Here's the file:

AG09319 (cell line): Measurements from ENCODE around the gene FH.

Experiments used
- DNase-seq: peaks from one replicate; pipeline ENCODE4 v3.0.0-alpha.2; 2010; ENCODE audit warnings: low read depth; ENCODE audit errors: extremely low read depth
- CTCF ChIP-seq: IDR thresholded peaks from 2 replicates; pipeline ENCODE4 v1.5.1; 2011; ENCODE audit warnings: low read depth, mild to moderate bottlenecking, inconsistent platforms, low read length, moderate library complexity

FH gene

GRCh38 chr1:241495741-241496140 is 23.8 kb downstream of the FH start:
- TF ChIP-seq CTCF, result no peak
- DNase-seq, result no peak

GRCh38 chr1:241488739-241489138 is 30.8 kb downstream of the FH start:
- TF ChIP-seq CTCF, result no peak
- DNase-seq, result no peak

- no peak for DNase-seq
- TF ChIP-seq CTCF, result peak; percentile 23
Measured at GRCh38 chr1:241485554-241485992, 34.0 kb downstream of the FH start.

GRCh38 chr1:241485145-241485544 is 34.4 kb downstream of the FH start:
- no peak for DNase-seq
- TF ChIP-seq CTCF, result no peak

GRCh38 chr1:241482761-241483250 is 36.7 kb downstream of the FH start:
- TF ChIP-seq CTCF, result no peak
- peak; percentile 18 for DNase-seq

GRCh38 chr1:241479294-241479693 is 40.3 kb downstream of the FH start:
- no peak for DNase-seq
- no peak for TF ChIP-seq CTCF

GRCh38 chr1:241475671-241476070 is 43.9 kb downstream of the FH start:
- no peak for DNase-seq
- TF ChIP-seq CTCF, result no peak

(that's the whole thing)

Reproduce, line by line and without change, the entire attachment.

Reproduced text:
AG09319 (cell line): Measurements from ENCODE around the gene FH.

Experiments used
- DNase-seq: peaks from one replicate; pipeline ENCODE4 v3.0.0-alpha.2; 2010; ENCODE audit warnings: low read depth; ENCODE audit errors: extremely low read depth
- CTCF ChIP-seq: IDR thresholded peaks from 2 replicates; pipeline ENCODE4 v1.5.1; 2011; ENCODE audit warnings: low read depth, mild to moderate bottlenecking, inconsistent platforms, low read length, moderate library complexity

FH gene

GRCh38 chr1:241495741-241496140 is 23.8 kb downstream of the FH start:
- TF ChIP-seq CTCF, result no peak
- DNase-seq, result no peak

GRCh38 chr1:241488739-241489138 is 30.8 kb downstream of the FH start:
- TF ChIP-seq CTCF, result no peak
- DNase-seq, result no peak

- no peak for DNase-seq
- TF ChIP-seq CTCF, result peak; percentile 23
Measured at GRCh38 chr1:241485554-241485992, 34.0 kb downstream of the FH start.

GRCh38 chr1:241485145-241485544 is 34.4 kb downstream of the FH start:
- no peak for DNase-seq
- TF ChIP-seq CTCF, result no peak

GRCh38 chr1:241482761-241483250 is 36.7 kb downstream of the FH start:
- TF ChIP-seq CTCF, result no peak
- peak; percentile 18 for DNase-seq

GRCh38 chr1:241479294-241479693 is 40.3 kb downstream of the FH start:
- no peak for DNase-seq
- no peak for TF ChIP-seq CTCF

GRCh38 chr1:241475671-241476070 is 43.9 kb downstream of the FH start:
- no peak for DNase-seq
- TF ChIP-seq CTCF, result no peak